Level 1 Productions Pump Track Backflip at Schweitzter Mountain, Idaho

Photo by Chip Calbeck

Even with all the down time I was lucky enough to get in a few laps on the mini slope course with a few sunset shots. Be sure to check those out in the new Level 1 flick this fall.

Level 1 Productions Jump Shoot at Schweitzter Mountain, Idaho

After a week of disappointing weather with killer times I had to take off back home to Ontario. Summer is working season, which isn’t bad. I think it refreshes your mind and lets you really realize how great winter and skiing are. I’m definitely looking forward to getting back on the snow and ripping my favorite sticks!

Level 1 Productions Pump Track Tunnel at Schweitzter Mountain, Idaho

Words by Sandy Boville

 

Spring Shredding in Mount Hood, Oregon

Ty Wellman and I packed up our twin tip skis and the rest of our gear from a week of Missoula backcountry, battered and bruised but satisfied. Next up we were headed to Mount Hood, Oregon.  Greeted by the entire freeskiing community upon arrival, we knew we were in the right place.

Timberline is one of the last resorts to open in the U.S. but offers a $99 spring pass, which is good through the whole month of May.  Coincidentally, West Coast Sessions was going on the dates that we were there.  Proper park setups, and all the homies in one place at one time made the week one to remember.  Skiing on days the weather was bearable, and exploring the lively Oregon Woods on downdays, there was never a dull moment.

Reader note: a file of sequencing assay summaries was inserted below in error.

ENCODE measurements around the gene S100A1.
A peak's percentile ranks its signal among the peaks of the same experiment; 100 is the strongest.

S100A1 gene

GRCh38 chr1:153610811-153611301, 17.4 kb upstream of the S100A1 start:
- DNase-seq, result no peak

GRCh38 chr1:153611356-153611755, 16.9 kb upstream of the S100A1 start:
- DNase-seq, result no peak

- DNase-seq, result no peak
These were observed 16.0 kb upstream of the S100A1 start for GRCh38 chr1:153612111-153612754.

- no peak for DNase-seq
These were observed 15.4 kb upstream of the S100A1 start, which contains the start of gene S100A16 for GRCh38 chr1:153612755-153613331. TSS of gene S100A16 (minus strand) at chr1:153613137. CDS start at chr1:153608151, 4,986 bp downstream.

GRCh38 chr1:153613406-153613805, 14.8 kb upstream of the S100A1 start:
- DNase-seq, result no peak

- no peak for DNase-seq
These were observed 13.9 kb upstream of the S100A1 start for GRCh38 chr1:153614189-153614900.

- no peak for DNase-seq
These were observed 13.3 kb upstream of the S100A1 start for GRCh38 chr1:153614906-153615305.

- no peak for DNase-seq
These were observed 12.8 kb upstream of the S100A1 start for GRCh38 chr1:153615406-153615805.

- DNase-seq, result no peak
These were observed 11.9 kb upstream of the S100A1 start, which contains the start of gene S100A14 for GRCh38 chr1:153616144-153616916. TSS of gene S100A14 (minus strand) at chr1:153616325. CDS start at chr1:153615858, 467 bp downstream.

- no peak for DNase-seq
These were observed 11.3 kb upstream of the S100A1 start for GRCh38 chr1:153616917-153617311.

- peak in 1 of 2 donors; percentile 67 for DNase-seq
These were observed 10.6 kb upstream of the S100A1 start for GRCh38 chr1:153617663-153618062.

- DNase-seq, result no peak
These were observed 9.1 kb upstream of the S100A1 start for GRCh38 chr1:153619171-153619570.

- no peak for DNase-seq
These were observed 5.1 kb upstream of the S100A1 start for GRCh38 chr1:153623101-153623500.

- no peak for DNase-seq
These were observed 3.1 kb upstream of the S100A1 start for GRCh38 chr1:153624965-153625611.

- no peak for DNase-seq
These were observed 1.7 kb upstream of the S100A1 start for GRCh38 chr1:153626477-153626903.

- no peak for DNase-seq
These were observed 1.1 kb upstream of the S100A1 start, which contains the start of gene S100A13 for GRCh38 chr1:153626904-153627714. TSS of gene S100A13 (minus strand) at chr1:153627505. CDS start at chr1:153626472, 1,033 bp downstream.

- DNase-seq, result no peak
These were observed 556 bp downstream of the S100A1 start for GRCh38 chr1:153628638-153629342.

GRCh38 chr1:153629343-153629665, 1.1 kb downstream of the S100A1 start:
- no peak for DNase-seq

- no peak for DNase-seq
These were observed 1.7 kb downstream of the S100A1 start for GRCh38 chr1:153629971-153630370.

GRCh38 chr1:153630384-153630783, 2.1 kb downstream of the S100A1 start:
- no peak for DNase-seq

We ended up camping in the Oregon woods just down the road from Timberline with about 40 skiers/snowboarders total, some of which were old friends, some acquaintances, and some complete strangers.  Our small village of about 15 tents took the title of “The Graveyard.”  It rained for the entire week we were camping besides one day, my back felt as if I had been hit by a semi truck at 90mph, and we were broke as a joke, but we had an absolute blast.  Being able to live in the woods at our “home away from home” with so many like-minded people and to hear their story was really cool.

On the bittersweet drive home, we picked up Ty’s girlfriend, Syd, at the Portland airport so she could cruise back to CO with us.  I third-wheeled along the Coastline highway for a ways, which was really cool.  We saw some colossal Redwoods along the Redwood highway.  Then we headed back to CO, with a quick stop in Reno of course for gambling and In-N-Out Burger.

All in all, our memories made in Oregon will last forever, and meeting so many spot on individuals within the ski industry gives me hope!!

Words by Chris McKeever